Opening boundaries: Women’s cricket coach uses sport to break down barriers in the community
A global not-for-profit sports organisation has shown its support to the UK Armed Forces by signing the Armed Forces Covenant at its Bradford base.
Opening Boundaries, founded by women’s cricket coach Halima Khan and former England Rugby player Ikram Butt, uses sport as a means for spreading their message about peace, whilst raising the awareness of positive health, and domestic violence.
Under the covenant the British Army and Opening Boundaries can work more closely together, exchanging skills, knowledge and opportunities.
The signing was attended by Major Lisa Marr, Head of Engagement for 4 Infantry Brigade & Headquarters North East and Richard Lenton, Regional Employer Engagement Director for the Reserve Forces’ and Cadets’ Association for Yorkshire and the Humber (RFCA).
Recently Opening Boundaries won a national award for an initiative called “Bowling Out Domestic Violence“ at the British Muslim Awards - a campaign they are looking to continue this year over multiple venues to be announced at the launch event in the House of Lords later this month.
Halima, who grew up in a Bradford terrace house, has worked in the sports industry for over a decade, coaching women’s cricket locally and internationally. She is conscious of the power sport can have when trying to get across a sensitive message.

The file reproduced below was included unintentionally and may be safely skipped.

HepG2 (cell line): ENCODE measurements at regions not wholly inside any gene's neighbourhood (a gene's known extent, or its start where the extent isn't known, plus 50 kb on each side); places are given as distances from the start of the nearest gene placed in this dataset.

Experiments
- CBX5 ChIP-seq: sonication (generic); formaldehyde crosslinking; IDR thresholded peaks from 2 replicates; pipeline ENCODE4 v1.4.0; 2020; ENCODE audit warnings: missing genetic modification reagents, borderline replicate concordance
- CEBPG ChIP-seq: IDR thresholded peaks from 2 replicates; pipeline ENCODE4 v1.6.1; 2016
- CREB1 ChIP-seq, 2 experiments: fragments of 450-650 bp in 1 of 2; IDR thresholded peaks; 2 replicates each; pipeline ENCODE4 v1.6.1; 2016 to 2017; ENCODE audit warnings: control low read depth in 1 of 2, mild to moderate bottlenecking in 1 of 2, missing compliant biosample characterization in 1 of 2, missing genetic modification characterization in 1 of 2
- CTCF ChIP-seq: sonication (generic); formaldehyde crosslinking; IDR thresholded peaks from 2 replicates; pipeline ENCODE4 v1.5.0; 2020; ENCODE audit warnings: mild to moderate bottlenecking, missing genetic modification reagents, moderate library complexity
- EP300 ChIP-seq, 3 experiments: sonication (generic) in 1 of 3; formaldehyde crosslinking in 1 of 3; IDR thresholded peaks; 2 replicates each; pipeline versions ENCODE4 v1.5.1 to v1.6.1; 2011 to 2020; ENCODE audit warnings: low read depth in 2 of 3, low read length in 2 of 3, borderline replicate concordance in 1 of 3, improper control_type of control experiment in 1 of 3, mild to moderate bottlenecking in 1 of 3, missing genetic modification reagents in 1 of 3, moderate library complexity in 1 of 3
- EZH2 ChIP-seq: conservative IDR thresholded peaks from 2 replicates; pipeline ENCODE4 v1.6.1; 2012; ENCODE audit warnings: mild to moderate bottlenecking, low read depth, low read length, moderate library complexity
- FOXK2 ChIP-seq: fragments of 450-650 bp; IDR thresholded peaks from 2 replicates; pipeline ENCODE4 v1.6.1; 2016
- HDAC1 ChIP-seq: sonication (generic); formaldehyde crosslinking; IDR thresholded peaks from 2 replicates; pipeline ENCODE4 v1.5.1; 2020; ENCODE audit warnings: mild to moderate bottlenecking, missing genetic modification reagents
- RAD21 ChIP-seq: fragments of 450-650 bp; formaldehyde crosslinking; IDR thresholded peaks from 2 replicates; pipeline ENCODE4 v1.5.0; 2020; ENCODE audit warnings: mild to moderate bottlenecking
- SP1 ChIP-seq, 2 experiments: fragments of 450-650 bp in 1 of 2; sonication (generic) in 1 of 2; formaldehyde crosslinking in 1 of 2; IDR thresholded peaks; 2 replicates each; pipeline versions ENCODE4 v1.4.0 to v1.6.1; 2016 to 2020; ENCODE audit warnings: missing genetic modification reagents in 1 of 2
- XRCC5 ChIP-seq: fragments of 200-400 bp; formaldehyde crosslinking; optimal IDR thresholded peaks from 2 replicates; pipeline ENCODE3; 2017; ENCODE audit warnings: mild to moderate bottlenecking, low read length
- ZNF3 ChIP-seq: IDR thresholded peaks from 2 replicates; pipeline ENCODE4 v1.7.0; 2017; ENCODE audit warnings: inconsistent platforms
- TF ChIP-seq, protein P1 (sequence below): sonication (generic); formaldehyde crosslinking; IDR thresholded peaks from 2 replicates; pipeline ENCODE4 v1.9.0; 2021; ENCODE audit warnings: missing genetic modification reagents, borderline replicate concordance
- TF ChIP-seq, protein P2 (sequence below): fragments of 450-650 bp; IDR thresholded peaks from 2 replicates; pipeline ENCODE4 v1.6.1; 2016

“When we get on that playing field, we are all one. Nothing matters but teamwork and supporting one another. There are no barriers left between players and this is vital if we are to help get our message of peace and tackling issues of gender based violence through sport.”
The organisation founders have also been busy using the power of sport to help with refugees during a recent visit to Athens, organised by the charity Moonlight Trust.
Halima and Ikram saw first-hand the power of sport being used in breaking down barriers between a local football team and a team made up of young, talented footballers who came to Greece as refugees from various war-torn countries such as Syria, Yemen, Iraq and Afghanistan.